The crowd clapped pensively. Their ears had been assaulted once and the were not entirely convinced that continuing the program had merit. The programming director knew this would be the case and decided to call on an elderly gentlemen with a long manicured beard and a kind grandfatherly face, to be the next contestant. As he arrived on stage our hero with the microphone continued his waffling.

“Tell me kind sir, what word would you like to use today?”

“Well sonny, I’d like to use the word smee. Spelled S.M.E.E.”

The usual suspects in the judiciary quickly pawed over their documents and confirmed that, aside from being a pirate in the story Peter Pan, the word smee did not exist in the English language. Roger had regained his composure and was determined to get the show back on track.

“Well sir, please use smee in a sentence.”

So I did 😉

I stood bolt upright, cast my walking stick aside, yanked the fake beard off my face, stared at the camera with the steady red light and proudly exclaimed,

Smee again. Garn get fucked.”


Way up high in the very wettest part of Northern England lies a tiny tidy town called Privy on the Verge.

It has one pub, one bank, one post office and forty two locals happily hidden away in their own little piece of anonymity.

One of these aforementioned chipper citizens is Ms. Patricia Thwackery, the assistant bank manager. Patti Thwack, as she is affectionately known to her friends, had moved to Privy on the Verge to escape the hustle and bustle of her home town of Bean Toot near Boghead. Two convenience stores was too much for Patti, who preferred the quiet country life.

As a dedicated spinster, nothing out of the ordinary ever happened to Patti until the day an eloquent frog hopped by for a loan.

“Good morning ma’am.”

Patti stared, mouth agape, at the talking amphibian. Perhaps the mushrooms she had eaten for breakfast were not as fresh as she thought. Unperturbed by her silence, the croaker continued,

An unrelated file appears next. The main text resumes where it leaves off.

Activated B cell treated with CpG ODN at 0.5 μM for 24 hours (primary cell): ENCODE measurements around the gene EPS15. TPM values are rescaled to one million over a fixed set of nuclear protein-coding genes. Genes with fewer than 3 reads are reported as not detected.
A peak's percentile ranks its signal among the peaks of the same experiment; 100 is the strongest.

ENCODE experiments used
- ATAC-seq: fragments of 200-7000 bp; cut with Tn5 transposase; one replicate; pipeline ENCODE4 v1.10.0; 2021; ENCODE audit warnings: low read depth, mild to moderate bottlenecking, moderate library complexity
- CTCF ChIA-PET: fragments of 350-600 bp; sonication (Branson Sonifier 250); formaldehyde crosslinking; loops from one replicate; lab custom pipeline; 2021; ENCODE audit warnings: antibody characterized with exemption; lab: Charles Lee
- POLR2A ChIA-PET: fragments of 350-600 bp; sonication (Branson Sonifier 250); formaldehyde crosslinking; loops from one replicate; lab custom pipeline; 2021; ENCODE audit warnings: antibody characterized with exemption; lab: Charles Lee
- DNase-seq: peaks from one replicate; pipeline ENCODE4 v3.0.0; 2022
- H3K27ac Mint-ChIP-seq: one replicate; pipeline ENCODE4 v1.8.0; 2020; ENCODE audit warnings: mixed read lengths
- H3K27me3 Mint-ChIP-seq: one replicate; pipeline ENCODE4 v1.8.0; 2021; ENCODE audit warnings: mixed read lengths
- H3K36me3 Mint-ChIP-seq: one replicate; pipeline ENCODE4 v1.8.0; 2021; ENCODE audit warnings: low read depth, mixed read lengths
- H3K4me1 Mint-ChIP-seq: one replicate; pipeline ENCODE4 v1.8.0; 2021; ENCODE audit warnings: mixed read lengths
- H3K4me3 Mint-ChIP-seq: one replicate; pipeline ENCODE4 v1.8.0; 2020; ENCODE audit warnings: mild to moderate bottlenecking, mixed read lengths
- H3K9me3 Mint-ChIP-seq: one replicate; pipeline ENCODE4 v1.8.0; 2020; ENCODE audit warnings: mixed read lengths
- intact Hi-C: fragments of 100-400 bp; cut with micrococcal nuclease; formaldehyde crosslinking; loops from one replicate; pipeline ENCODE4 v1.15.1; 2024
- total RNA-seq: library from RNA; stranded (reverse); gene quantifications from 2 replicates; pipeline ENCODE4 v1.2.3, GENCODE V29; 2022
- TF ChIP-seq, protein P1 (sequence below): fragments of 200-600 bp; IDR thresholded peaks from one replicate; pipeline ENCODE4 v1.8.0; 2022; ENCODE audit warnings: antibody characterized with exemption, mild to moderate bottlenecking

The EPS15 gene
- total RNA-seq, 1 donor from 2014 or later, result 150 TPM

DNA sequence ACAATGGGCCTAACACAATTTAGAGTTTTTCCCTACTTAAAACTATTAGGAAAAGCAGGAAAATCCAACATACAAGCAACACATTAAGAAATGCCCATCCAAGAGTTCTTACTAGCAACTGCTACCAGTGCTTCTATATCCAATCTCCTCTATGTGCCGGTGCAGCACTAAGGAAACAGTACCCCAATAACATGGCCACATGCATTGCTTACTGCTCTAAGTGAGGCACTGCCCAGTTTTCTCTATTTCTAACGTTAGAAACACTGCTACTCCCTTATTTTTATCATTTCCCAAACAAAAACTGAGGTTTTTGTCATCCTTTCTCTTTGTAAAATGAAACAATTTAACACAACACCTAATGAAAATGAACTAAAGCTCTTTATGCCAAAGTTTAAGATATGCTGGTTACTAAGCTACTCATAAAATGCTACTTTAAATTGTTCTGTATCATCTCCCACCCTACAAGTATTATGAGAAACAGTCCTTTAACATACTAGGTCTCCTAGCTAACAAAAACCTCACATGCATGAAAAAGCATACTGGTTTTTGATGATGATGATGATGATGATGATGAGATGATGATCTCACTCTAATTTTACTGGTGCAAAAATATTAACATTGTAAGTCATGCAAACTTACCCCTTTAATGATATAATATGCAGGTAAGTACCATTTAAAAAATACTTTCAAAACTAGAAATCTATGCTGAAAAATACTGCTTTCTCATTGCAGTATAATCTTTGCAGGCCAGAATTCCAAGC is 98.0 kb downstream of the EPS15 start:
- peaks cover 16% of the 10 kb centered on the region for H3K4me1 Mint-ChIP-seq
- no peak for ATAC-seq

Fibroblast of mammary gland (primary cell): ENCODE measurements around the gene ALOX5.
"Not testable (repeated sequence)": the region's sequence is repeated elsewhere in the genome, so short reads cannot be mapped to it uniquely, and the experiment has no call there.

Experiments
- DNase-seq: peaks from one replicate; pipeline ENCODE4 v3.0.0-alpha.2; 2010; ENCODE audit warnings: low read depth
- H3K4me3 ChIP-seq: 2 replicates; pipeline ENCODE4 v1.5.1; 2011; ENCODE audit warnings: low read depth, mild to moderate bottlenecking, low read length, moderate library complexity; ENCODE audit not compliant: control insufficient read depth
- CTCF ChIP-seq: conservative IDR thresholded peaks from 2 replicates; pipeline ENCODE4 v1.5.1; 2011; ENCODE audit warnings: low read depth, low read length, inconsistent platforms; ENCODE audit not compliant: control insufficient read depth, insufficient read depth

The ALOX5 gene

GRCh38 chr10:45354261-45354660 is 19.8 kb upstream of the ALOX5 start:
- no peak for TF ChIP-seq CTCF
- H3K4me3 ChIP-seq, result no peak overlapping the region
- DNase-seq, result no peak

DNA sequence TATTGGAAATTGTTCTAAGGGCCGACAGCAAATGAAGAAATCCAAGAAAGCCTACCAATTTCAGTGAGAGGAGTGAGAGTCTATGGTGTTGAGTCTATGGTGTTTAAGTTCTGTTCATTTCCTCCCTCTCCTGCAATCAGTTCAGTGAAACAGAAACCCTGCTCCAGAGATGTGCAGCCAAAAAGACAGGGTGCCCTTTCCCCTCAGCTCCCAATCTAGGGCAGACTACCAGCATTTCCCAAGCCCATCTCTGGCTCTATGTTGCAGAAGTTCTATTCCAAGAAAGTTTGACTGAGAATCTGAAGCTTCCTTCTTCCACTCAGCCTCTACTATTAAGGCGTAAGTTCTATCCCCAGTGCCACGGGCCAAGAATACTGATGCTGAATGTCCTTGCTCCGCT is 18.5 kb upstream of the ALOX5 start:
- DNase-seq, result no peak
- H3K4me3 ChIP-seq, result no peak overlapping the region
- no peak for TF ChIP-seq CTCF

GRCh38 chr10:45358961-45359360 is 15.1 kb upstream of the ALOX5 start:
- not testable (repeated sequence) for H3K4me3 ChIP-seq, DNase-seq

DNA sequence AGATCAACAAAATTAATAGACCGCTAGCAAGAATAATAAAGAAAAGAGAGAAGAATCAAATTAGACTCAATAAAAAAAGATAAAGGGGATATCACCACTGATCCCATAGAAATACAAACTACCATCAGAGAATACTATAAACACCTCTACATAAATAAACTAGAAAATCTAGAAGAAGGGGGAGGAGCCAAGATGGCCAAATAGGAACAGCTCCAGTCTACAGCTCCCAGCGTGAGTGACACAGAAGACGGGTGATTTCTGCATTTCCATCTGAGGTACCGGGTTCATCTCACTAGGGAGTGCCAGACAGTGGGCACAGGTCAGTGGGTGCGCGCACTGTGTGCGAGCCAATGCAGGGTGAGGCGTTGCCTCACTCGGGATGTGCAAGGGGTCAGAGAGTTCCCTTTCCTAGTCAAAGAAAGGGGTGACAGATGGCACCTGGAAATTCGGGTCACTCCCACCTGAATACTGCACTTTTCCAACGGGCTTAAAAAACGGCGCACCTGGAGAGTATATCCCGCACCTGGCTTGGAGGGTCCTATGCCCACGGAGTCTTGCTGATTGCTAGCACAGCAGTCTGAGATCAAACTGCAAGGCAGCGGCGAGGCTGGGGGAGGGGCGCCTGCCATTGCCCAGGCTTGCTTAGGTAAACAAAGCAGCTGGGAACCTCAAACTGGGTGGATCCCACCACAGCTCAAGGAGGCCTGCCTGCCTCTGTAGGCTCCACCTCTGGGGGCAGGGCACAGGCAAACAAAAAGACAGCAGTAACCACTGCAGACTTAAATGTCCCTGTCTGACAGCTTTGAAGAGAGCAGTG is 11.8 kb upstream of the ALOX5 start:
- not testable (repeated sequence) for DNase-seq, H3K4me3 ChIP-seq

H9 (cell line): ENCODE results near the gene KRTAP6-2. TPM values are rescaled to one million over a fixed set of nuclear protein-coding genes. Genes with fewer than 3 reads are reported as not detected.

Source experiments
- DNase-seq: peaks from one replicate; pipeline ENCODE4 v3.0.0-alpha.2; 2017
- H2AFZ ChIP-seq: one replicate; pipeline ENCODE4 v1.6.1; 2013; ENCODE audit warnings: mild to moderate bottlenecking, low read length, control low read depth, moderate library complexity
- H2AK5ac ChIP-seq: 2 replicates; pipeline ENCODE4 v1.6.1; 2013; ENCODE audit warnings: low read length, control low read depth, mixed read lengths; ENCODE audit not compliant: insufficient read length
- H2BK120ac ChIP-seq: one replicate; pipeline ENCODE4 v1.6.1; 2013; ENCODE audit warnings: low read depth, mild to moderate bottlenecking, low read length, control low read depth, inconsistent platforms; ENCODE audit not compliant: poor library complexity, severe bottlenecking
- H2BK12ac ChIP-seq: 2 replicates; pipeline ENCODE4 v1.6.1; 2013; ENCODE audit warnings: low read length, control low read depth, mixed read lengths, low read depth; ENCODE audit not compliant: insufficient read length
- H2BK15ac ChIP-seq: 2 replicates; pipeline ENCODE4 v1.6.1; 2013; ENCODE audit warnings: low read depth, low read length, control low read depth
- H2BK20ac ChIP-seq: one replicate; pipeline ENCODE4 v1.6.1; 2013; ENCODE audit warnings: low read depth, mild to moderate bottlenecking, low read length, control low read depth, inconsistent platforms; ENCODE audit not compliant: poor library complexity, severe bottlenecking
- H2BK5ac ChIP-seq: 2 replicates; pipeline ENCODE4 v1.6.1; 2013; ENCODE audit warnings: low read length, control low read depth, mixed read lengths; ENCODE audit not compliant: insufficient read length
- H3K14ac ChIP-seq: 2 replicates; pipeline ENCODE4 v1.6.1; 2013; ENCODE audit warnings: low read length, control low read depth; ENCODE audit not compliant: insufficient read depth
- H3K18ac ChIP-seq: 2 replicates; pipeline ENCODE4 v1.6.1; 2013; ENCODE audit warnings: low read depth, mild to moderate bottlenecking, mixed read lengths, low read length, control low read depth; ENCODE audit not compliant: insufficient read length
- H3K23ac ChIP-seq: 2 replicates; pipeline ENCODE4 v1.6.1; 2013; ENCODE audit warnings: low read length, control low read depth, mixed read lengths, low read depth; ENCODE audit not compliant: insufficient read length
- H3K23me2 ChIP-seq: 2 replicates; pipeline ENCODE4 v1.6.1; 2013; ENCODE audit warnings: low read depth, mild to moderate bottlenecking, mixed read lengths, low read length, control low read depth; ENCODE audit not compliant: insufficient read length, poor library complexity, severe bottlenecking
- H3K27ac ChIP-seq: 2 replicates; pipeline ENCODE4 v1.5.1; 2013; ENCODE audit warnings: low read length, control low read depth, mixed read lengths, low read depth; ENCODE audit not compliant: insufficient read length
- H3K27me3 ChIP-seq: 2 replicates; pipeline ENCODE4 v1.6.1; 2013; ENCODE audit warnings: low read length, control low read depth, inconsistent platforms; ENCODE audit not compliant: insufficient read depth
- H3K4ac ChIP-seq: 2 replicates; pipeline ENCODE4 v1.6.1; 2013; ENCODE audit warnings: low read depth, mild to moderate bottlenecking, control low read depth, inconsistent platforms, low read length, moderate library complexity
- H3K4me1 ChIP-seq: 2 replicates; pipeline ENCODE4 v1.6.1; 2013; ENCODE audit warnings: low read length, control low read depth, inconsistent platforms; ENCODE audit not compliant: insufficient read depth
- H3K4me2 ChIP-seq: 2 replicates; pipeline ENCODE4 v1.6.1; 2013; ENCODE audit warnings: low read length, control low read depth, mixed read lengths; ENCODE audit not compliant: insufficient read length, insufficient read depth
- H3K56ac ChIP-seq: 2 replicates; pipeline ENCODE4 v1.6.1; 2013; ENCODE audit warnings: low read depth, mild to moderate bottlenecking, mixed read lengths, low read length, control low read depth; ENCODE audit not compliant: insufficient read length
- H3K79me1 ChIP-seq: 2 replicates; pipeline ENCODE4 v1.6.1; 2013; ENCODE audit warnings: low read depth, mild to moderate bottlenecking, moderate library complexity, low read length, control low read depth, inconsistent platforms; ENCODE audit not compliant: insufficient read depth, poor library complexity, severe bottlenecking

“I’d like to borrow some money to buy section of the pond in which to raise my tadpoles please.”

Patti was mesmerised by the shiny green skin and large black eyes, but eventually found a voice of her own.

“I see. Well we need to fill out this application form. May I start with your name please.”

“Certainly,” replied the potential mortgagee. “My name is H.R.R Richards.”

“And what does the H stand for Mr. Richards?”


“I see. and the two Rs?”

“Ribbit Ribbit.”

Patti blinked several times in quick succession and inhaled deeply before replying.


After several more minutes of form filling, red tape and boring bureaucracy the application was all but complete – except for one minor hitch.

“Mr Richards you have no deposit, no references and no collateral. I don’t think we will be able to give you the loan you require.”

Faced with the soul crushing possibility of an unfulfilled dream Hoppity remained as serene as only a frog can.

“I may not have any money Ms. Thwack but I do have this letter from my father Keith, offering to go guarantor for the loan.”

A webbed foot handed Patti an envelope. By now the entire town had heard of the polliwog powwow and had turned up at the bank to see what was happening. Even the the stuffy old Bank Manager had come out of his musty office to see what the fuss was all about.

Patti opened the letter and exclaimed, “Your father is Keith Richards!?!”


“Rock star and legendary guitarist Keith Richards?”

“The one and only.”

The crowd gasped and the frog continued.

“If that’s not enough for you I can offer you my prized possession as collateral.”

Stick fingers plopped a miniature porcelain figurine with no definable features onto the counter. A perplexed Patti turned to her boss and said,

“Here is an application form, a letter from Keith Richards offering to guarantee a loan and, well, I have no idea what this other thing is.”

He replied,

“It’s a knick-knack Patti Thwack give the frog a loan. His old mans a Rolling Stone.”

I am so very, very sorry 😉

Chill Pill

My ride to work the other day was an interesting anthropological study of the public transport psyche. The first thing I saw as I entered the station were the non-smoking signs. Black text, white background, image of a cigarette with a red circle around it and a line crossing through middle, clearly indicating that smoking is not permitted in this particular place. Oblivious civilians surrounded the signage sucking down copious quantities of carcinogens desperately trying to get that tobacco hit before they were forced to undergo temporary cold turkey on the train. Ignorant, obtuse or just plain rude, I couldn’t decide. Needless to say I held my breath as I passed through the deathly miasma.